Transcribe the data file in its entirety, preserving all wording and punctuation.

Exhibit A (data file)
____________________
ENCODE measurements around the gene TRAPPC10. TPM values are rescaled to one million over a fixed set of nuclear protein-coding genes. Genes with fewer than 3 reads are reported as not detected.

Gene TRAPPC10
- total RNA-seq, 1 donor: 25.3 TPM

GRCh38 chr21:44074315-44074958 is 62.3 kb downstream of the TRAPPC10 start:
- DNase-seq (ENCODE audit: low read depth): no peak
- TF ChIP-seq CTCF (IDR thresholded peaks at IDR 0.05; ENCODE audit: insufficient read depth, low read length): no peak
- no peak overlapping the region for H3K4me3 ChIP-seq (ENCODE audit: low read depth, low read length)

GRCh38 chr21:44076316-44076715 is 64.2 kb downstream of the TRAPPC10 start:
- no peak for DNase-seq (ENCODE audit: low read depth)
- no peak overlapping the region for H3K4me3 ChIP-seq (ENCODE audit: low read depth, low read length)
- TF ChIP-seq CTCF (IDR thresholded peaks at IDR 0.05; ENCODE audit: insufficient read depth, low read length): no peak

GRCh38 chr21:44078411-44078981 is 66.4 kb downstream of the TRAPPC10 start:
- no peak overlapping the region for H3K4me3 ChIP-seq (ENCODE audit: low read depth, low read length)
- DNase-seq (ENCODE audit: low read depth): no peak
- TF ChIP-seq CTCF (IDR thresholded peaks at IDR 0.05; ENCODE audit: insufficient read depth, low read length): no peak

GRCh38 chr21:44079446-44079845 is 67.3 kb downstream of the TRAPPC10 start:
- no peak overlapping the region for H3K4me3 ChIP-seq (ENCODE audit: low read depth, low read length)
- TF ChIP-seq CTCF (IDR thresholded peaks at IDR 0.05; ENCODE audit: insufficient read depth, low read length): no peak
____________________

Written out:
ENCODE measurements around the gene TRAPPC10. TPM values are rescaled to one million over a fixed set of nuclear protein-coding genes. Genes with fewer than 3 reads are reported as not detected.

Gene TRAPPC10
- total RNA-seq, 1 donor: 25.3 TPM

GRCh38 chr21:44074315-44074958 is 62.3 kb downstream of the TRAPPC10 start:
- DNase-seq (ENCODE audit: low read depth): no peak
- TF ChIP-seq CTCF (IDR thresholded peaks at IDR 0.05; ENCODE audit: insufficient read depth, low read length): no peak
- no peak overlapping the region for H3K4me3 ChIP-seq (ENCODE audit: low read depth, low read length)

GRCh38 chr21:44076316-44076715 is 64.2 kb downstream of the TRAPPC10 start:
- no peak for DNase-seq (ENCODE audit: low read depth)
- no peak overlapping the region for H3K4me3 ChIP-seq (ENCODE audit: low read depth, low read length)
- TF ChIP-seq CTCF (IDR thresholded peaks at IDR 0.05; ENCODE audit: insufficient read depth, low read length): no peak

GRCh38 chr21:44078411-44078981 is 66.4 kb downstream of the TRAPPC10 start:
- no peak overlapping the region for H3K4me3 ChIP-seq (ENCODE audit: low read depth, low read length)
- DNase-seq (ENCODE audit: low read depth): no peak
- TF ChIP-seq CTCF (IDR thresholded peaks at IDR 0.05; ENCODE audit: insufficient read depth, low read length): no peak

GRCh38 chr21:44079446-44079845 is 67.3 kb downstream of the TRAPPC10 start:
- no peak overlapping the region for H3K4me3 ChIP-seq (ENCODE audit: low read depth, low read length)
- TF ChIP-seq CTCF (IDR thresholded peaks at IDR 0.05; ENCODE audit: insufficient read depth, low read length): no peak